Article written by Bruce Wood.
Don’t get the wrong idea. Brandon Cooper didn’t grow up the son of an oilfield roughneck in one of those desolate wind-blown West Texas towns playing six-man football before coming to the Ivy League.
But just because the Dartmouth football captain spent his formative years in the Dallas-Fort Worth Metroplex the son of college graduates didn’t make being chosen the Homecoming speaker at an elite Ivy League school 1,800 miles from home any easier.
“My first reaction when they asked me?” he said with a laugh, repeating the question. “It was, ‘Oh man, public speaking.’ It’s something I never could have ever imagined when I was a freshman here.”
A 6-foot-1, 270-pound defensive end and pro hopeful, Cooper came to Dartmouth from South Grand Prairie High School in Grand Prairie, a city of about 175,000 a dozen or so miles west of Dallas and 15 minutes from Cowboys Stadium. As is the case with so many Ivy League athletes, he grew up in a household where education was important. Dad Bert was a guard on the Texas Wesleyan basketball team in the mid-1980s and mom, Cynthia, graduated from Illinois State and is a teacher at South Grand Prairie.
“My parents did not play around at all when it came to education,” said Cooper. “School always came first.”
As a captain of the South Grand Prairie Warriors, Cooper was named to the Texas 5A District 7 first team and chosen a Texas Prep Stars “Under the Radar” selection. A National Honor Society Member and first-team Texas High School Coaches Association Academic All-State selection, he drew wide-ranging recruiting interest, particularly from academic-oriented programs.
“I got my first offer my junior spring from Rice,” he said. “Outside of the Ivies, I had about 12 Division I offers. My Ivy League offers were Yale, Penn, Columbia and Dartmouth.
“After my senior year of football I narrowed my decision down to an Ivy League school. I was thinking more about my future and being guaranteed to go to school for all four years even if I got hurt or stopped playing. I was thinking about that and not the scholarship renewal from year-to-year.”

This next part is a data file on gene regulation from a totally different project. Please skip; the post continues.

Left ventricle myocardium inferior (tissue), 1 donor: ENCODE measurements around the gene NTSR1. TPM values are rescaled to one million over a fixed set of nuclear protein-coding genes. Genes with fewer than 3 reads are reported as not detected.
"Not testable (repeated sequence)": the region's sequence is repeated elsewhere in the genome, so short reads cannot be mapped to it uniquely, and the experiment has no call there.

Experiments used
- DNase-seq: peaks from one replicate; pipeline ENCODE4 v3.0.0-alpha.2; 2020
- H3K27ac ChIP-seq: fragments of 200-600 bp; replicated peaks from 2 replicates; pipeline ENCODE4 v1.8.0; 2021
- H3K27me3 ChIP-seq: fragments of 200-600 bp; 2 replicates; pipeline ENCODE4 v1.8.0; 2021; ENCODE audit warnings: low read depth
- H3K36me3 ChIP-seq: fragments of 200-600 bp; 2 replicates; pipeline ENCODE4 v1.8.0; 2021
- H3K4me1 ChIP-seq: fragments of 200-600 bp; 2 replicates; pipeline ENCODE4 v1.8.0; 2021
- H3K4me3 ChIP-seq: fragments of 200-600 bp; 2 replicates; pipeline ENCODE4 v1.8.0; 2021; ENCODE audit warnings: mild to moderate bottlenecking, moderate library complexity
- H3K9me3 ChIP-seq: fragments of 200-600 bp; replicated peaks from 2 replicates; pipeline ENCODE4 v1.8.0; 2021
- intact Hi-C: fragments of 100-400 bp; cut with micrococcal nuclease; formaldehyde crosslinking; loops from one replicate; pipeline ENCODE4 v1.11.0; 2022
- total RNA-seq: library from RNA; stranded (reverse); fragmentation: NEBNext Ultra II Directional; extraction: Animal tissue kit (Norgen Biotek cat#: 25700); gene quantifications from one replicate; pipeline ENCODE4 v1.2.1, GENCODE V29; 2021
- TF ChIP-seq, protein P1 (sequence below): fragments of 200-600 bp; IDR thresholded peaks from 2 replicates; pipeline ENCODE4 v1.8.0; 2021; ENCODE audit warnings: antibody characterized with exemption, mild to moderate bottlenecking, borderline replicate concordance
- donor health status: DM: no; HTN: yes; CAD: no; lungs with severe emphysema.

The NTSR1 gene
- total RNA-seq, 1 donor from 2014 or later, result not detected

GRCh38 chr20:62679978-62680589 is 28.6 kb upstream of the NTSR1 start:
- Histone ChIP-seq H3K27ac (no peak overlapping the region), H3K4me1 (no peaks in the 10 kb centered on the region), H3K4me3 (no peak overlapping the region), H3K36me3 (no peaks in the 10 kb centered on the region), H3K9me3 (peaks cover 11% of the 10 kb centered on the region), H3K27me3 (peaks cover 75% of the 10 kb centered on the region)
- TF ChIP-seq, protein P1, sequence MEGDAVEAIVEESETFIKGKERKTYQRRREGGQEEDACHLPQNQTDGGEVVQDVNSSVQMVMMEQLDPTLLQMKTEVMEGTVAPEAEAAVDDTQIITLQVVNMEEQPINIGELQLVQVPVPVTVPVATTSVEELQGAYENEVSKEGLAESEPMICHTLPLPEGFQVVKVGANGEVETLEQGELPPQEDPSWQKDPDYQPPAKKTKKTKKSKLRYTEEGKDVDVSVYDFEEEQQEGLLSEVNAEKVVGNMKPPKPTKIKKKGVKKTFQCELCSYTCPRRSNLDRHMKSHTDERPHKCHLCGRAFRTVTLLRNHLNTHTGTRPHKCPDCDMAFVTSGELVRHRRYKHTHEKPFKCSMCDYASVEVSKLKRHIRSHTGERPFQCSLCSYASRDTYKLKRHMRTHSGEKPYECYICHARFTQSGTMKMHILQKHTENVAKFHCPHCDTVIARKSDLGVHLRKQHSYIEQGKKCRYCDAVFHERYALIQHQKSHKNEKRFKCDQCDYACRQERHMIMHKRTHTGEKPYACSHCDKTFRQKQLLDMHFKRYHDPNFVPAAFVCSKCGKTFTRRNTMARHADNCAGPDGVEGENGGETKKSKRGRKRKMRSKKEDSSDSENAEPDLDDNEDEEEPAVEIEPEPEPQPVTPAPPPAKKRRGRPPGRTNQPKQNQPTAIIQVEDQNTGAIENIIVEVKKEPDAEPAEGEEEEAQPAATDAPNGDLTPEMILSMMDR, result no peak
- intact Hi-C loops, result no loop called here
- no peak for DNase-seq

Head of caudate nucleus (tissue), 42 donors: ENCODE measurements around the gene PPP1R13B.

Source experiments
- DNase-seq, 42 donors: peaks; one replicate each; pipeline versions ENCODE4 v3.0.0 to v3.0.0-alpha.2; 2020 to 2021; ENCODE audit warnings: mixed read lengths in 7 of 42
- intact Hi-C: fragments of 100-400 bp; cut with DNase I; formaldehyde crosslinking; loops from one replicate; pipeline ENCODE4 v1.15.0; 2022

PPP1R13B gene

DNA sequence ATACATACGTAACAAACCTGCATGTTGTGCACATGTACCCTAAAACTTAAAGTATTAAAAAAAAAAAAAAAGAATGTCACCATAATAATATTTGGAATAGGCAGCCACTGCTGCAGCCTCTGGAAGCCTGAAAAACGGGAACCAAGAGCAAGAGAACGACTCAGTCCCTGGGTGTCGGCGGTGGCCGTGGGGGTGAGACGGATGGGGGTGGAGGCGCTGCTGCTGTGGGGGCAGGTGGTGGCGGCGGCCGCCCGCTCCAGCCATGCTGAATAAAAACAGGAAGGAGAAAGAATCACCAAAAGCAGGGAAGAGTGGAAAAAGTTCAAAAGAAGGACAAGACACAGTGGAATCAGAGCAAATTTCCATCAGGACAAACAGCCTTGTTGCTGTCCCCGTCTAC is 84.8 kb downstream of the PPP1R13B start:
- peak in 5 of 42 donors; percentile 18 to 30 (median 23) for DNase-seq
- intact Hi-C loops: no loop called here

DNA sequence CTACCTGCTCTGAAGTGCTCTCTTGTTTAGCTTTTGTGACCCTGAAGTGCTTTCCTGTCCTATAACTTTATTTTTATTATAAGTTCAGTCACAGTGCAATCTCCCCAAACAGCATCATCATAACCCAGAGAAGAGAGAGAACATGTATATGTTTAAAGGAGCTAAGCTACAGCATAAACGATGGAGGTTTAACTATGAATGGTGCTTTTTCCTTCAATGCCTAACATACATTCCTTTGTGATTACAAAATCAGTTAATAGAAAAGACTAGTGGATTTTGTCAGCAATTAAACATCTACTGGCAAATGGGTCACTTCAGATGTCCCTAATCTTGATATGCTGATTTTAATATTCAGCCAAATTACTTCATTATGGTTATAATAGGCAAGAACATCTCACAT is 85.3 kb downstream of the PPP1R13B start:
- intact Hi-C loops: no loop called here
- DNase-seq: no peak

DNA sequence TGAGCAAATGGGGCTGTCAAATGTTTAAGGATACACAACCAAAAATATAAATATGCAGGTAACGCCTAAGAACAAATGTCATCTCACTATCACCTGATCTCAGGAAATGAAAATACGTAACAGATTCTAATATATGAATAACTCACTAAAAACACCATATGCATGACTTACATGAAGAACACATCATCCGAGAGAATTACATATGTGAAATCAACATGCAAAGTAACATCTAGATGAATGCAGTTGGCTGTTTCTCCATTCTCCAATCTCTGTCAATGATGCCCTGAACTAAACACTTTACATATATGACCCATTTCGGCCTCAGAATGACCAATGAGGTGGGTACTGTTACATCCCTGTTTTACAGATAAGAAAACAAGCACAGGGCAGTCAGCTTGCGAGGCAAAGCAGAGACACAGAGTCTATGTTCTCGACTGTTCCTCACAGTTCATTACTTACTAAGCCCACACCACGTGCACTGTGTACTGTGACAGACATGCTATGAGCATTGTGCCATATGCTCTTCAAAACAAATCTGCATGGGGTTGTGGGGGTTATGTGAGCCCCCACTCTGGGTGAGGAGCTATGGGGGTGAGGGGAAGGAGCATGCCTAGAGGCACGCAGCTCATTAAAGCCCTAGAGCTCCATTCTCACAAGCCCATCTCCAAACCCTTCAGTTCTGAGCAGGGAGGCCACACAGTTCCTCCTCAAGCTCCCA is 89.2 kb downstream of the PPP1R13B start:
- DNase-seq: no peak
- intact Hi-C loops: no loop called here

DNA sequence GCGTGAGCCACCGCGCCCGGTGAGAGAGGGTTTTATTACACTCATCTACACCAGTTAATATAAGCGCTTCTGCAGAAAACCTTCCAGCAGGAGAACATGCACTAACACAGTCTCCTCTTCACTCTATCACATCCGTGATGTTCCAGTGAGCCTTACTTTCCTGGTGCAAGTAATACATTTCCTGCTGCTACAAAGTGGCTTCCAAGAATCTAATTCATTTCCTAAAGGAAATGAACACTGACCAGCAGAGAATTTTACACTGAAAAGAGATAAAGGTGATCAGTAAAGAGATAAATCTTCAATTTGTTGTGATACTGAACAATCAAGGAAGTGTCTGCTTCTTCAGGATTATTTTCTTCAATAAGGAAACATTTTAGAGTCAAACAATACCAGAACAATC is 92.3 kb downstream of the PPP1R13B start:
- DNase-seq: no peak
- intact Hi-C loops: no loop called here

He took his first recruiting visit to Yale, “but the vibe wasn’t there.” The fit was better at Penn, where he was hosted by defensive end Brandon Copeland, who would go on to play in the NFL and is currently with the Detroit Lions.
“I really enjoyed that visit,” he said. “But they brought us up when the students weren’t on campus. I think it was a week before they got back and I didn’t really know what campus life was like.”
Although he liked what he saw in West Philadelphia, Cooper still had two recruiting trips planned including one a week later to far-off Hanover, N.H.
“Coach Hank (Cortez Hankton) was the recruiter back then and K-Lew (Kevin Lewis) was the D-line coach,” he recalled. “I really liked them when they came to visit my house. And I really enjoyed Coach T (Buddy Teevens). He made a lasting impression.
“I came up here on MLK weekend. Flo (Orimolade), Abrm (McQuarters) and (Joseph) Cook were on the same visit and I was vibing with them. My host was Ernest Evans, who’s from Houston, about 3 1/2 miles away from me. Dalyn (Williams) is from Dallas and (Jacob) Flores doesn’t live too far from me so there were people here I could relate to, and relate with.
“There was just a better sense of family and well-being here. I felt right at home. Everyone gelled. I liked the football program and the direction it was going.”
Cooper was scheduled to fly to the Big Apple a week after his Dartmouth visit to take a look at Columbia but instead canceled the trip.
“After I got back from Dartmouth I sat down with my family and said Dartmouth is where I want to go, where I want to be,” he said. “I told them I felt like it was the place where I could grow and be the best man I could be, and the best football player as well. I said I liked not only what I can bring to Dartmouth, but what Dartmouth can bring to me.”
As a freshman he played in six games, making five tackles including a 17-yard sack. He’ll readily admit that during those early days he was a lot more at home on the football field than in the classroom or his dormitory.